Dave King / Laura Fawkes ‘Never Again’ interview, released as a podcast. Can be heard in full here 👉🏻 https://www.gersnet.co.uk/index.php/news-category/current-affairs/1267-4ladshadadream-the-podcast-with-dave-king-e29
Youtube link 👉🏻 https://youtu.be/b4yJocY0KKs
LF – Laura Fawkes
DK – David King
CAN YOU EXPLAIN WHAT THE ‘NEVER AGAIN’ CAMPAIGN IS AND WHAT IT MEANS?
LF: We are calling it the legacy campaign and one of the phrases that Dave coined in relation to it was ‘never again’. Those two things are symbolic and it means that we don’t want to go back and see a repeat of where we have been over the last few years as a club and a support. We don’t want the club to fall into the wrong hands, we want to put that protection in place. We are mindful, we remember where we have been and we don’t want to see our children and grandchildren experience what we did as Rangers fans and that is where the legacy part comes in. What we are asking people to do is make a £500 donation to Club 1872 and that can be made up front in one go or over a period of time and there are various options laid out on the website. In total, people will have donated £500 and they become a legacy member. What that allows us to do is purchase Dave King’s entire shareholding and become the single largest shareholder in Rangers. It is through that shareholding that we get the protection that I just mentioned there.
I was thinking about this podcast the other day and thinking about what could come up and explaining a bit about the legacy campaign. And I was remembering the day after the last game around the time we went into administration. The next day, a cousin of mine had a birthday party for his wee boy and I remember going and chit chat and ‘did you go to the game yesterday? How are you feeling about things?’ and I remember us saying to each other ‘this could be it’. Those were really scary times for Rangers fans and it was uneasy. I remember that and I think we all need to remember that. We have spoken to supporters about this before and asked if they had a time machine and go back to prior the club being sold to Craig Whyte, and everything that happened thereafter, and you could have put £10 per month into a vehicle that would give you the protection that Club 1872 can give you, would you have done it? I think for most of us the answer is yes. At this moment in time, we have a great board in place, we trust the board and the club is going in a great direction. But there are no guarantees and what this shareholding would bring us is a degree of control over the club so that we can prevent the events of 2012 ever happening again.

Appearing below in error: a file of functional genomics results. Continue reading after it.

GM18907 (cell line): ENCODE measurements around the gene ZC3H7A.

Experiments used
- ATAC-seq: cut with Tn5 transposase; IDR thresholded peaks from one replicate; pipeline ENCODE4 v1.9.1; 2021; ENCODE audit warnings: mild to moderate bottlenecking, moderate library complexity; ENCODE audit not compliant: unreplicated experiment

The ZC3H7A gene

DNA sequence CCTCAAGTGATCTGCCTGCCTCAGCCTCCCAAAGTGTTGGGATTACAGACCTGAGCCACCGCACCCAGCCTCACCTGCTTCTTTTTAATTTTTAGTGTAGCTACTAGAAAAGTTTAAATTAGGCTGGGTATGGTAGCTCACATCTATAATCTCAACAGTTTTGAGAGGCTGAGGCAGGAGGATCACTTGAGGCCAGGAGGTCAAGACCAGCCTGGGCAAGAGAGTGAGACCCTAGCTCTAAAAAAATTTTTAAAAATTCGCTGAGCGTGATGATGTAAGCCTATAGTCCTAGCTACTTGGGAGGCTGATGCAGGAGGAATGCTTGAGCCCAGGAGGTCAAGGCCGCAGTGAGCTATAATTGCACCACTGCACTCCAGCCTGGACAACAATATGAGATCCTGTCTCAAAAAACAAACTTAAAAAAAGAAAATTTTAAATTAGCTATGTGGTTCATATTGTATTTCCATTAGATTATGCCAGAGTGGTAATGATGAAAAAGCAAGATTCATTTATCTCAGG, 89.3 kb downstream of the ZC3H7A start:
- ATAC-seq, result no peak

WHY HAVE YOU CHOSEN TO SELL YOUR SHARES NOW AND WHY TO CLUB 1872?
DK: In terms of the ‘Never Again’, I have an insight that other supporters don’t into how this whole, sordid saga started, and it started at the time when I was on the board and when David Murray was the owner. At that time, I was a less than 25 per cent shareholder. I was the second largest shareholder, but I was substantially below 25 per cent. So effectively David Murray was running the company as he saw fit and some of the information coming before the board was inadequate in terms of understanding what David Murray was doing with the company. There is a single event that happened at that point in time, which is David Murray, having the full confidence of supporters, a very successful team on the pitch and everything looking as if it was going really well, borrowed money and gave up the club shares as security. If I had known that or supporters had known that at the time, then that would never have happened. I had discussions with David Murray at the time about the funding because I was putting in money, David was putting in money, and my understanding was always that the money we were putting in was our own money. I was not aware of the fact that David Murray was lending money that was not his and using the club shares as security. Everything that happened arose from that one single event because if David Murray hadn’t given the club shares as security, the bank would never have intervened at a later stage. As much as Alastair Johnston, who was chairman at the time, manfully defended the club as best he could against the bank, ultimately the single even that caused everything thereafter was David Murray using the club shares as security for debt and the board not being aware of that. My stake was so insignificant that I wasn’t able to really find out what was going on and I couldn’t have influenced it even if I was aware. That is why it is important for the supporters going forward and when times are good now to acquire the level of influence that allows a seat at the table. The supporters have gone through very difficult times and whatever has been achieved in the last couple of years could not have been achieved without the supporters. They have given everything, given money they have got and even money they don’t have. To use the term never again, I think this is the opportunity for the supporters to get a seat at the table, an influential stake in the club and to make sure that the supporters are involved in all aspects of the club that might put it at risk going forward. At the moment, we have got a board that we trust, that have been part of the recovery and it is fine at the moment. Where will we be in five or ten years time? That is what we are saying now, that for all the supporters going forward, to make sure that it never happens again. This is a one off opportunity to acquire a meaningful and influential stake, both in terms of relationships but legally at the right that they have as a major shareholder would be very significant.